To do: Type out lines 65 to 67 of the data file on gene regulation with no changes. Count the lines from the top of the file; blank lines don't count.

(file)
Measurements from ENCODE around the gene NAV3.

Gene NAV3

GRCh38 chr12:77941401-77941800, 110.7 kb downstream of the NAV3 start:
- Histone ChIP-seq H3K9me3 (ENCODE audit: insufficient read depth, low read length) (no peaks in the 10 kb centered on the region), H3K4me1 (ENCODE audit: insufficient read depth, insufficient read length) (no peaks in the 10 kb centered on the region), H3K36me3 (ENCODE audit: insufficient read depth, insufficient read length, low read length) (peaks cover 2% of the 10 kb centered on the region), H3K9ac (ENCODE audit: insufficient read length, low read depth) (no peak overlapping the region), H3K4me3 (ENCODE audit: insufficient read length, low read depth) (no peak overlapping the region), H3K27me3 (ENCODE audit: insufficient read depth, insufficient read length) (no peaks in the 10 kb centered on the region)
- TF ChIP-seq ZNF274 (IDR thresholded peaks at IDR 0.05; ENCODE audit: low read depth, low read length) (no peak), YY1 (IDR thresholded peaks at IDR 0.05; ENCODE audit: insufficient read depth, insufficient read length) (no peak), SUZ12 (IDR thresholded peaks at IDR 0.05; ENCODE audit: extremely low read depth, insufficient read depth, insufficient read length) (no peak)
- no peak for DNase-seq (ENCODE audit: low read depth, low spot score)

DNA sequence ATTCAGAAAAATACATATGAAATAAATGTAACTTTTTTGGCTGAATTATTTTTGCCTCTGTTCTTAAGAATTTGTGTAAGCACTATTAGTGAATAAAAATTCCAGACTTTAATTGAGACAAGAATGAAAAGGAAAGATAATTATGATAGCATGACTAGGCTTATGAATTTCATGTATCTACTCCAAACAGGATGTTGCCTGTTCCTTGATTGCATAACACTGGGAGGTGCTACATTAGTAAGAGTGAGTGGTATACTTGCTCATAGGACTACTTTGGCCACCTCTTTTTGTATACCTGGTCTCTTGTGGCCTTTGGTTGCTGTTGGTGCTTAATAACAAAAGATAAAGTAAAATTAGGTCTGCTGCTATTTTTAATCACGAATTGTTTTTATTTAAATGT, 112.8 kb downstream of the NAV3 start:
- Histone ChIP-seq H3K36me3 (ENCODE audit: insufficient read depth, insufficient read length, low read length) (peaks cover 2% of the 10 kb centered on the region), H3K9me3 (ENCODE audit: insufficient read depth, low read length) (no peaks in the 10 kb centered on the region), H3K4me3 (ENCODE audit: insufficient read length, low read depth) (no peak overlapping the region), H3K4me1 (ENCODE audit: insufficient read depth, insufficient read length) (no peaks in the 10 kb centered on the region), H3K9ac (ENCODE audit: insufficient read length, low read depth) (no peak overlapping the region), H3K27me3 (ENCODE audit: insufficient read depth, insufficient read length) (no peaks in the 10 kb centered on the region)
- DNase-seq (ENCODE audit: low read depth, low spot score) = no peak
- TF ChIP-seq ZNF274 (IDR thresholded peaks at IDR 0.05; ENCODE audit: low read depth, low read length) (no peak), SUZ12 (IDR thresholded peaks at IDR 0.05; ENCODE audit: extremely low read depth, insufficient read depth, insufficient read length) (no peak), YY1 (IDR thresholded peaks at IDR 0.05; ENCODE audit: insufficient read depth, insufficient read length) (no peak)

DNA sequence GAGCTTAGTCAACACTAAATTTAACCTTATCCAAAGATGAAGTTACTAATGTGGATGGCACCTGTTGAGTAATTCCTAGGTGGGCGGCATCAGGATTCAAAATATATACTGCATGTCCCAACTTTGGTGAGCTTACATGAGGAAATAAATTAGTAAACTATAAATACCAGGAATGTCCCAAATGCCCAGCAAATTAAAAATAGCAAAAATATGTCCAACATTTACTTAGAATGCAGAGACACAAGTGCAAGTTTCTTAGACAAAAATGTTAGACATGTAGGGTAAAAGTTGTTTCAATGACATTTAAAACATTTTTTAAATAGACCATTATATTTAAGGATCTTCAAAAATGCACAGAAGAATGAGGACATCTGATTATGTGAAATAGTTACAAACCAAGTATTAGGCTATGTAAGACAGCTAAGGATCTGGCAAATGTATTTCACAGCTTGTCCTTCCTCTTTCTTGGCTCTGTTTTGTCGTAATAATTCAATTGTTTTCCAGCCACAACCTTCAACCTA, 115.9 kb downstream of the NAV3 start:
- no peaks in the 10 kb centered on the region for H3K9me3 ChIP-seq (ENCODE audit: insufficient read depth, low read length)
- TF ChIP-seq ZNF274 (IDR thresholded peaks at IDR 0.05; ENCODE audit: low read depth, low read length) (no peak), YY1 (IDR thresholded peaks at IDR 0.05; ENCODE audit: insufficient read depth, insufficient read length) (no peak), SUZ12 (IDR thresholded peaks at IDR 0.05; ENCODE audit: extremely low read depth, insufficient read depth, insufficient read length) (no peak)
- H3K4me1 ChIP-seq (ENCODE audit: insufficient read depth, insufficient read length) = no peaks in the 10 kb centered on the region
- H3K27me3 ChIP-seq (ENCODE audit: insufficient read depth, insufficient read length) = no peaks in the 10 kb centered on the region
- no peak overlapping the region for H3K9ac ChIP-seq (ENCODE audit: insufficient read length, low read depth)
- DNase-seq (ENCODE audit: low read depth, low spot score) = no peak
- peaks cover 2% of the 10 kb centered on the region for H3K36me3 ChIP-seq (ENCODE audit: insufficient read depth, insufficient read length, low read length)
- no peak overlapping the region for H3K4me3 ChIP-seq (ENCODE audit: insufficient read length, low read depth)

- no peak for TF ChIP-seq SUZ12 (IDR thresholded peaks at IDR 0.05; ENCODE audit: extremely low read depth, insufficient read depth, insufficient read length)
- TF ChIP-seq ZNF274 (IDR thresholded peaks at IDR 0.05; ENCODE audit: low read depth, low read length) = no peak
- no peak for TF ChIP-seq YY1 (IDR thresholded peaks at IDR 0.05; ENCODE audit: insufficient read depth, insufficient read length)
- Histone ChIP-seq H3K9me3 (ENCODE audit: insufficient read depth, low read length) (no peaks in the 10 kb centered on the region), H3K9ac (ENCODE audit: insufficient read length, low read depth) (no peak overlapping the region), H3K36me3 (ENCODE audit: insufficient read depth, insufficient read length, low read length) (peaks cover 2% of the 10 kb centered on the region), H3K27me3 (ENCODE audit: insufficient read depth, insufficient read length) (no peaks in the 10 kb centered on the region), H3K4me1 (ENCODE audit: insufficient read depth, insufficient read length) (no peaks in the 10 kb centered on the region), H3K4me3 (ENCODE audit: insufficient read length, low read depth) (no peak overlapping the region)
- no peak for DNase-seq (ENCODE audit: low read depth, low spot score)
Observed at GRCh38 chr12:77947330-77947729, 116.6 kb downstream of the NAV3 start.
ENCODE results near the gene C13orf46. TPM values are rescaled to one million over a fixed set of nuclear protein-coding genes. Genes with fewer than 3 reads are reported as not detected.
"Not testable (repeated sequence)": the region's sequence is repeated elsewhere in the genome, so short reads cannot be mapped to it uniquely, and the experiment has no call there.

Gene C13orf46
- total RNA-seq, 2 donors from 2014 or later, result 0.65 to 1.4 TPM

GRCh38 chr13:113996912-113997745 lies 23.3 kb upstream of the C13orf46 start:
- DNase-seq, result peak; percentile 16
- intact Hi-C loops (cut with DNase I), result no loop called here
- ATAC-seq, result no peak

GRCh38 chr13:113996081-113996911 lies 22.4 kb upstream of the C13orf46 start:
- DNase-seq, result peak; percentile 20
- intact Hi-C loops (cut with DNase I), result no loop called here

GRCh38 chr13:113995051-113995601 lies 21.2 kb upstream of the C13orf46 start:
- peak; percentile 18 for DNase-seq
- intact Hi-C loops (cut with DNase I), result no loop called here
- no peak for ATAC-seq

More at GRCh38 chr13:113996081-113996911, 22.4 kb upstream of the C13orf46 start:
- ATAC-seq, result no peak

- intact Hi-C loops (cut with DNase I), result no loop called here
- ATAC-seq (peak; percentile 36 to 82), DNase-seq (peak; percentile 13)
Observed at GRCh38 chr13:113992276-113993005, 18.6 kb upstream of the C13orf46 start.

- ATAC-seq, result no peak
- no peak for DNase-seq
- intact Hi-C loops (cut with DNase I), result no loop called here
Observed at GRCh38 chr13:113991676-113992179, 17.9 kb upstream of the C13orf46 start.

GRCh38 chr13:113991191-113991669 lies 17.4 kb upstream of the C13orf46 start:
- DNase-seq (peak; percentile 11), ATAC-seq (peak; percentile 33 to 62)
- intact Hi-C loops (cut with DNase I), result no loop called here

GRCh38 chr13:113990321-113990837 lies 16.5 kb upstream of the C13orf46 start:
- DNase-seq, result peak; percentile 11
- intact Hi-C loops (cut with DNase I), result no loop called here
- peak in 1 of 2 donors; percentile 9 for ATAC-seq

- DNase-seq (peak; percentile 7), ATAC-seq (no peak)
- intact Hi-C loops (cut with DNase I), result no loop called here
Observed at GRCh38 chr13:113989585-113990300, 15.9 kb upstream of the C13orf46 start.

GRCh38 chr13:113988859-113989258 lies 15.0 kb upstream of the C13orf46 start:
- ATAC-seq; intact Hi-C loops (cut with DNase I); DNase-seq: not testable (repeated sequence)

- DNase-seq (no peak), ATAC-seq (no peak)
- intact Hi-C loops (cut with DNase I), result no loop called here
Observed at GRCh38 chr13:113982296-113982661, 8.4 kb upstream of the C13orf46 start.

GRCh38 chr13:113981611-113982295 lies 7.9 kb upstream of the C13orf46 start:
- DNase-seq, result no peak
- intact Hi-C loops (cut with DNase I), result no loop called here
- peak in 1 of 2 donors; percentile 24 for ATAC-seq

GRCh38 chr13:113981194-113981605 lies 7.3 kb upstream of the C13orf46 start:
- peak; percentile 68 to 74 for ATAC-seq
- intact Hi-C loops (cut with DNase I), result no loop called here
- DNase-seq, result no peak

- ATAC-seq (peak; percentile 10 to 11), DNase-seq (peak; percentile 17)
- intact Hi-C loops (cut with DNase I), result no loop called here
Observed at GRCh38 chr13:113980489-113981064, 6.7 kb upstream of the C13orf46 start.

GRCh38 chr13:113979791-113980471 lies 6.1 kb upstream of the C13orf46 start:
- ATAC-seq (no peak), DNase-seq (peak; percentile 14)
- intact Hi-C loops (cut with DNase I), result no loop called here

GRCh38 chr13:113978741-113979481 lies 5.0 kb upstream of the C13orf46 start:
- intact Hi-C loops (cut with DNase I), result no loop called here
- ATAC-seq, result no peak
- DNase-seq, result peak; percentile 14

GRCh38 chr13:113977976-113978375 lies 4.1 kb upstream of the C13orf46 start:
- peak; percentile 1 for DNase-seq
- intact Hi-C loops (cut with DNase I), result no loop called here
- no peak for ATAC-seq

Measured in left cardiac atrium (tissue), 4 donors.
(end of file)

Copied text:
GRCh38 chr13:113981611-113982295 lies 7.9 kb upstream of the C13orf46 start:
- DNase-seq, result no peak
- intact Hi-C loops (cut with DNase I), result no loop called here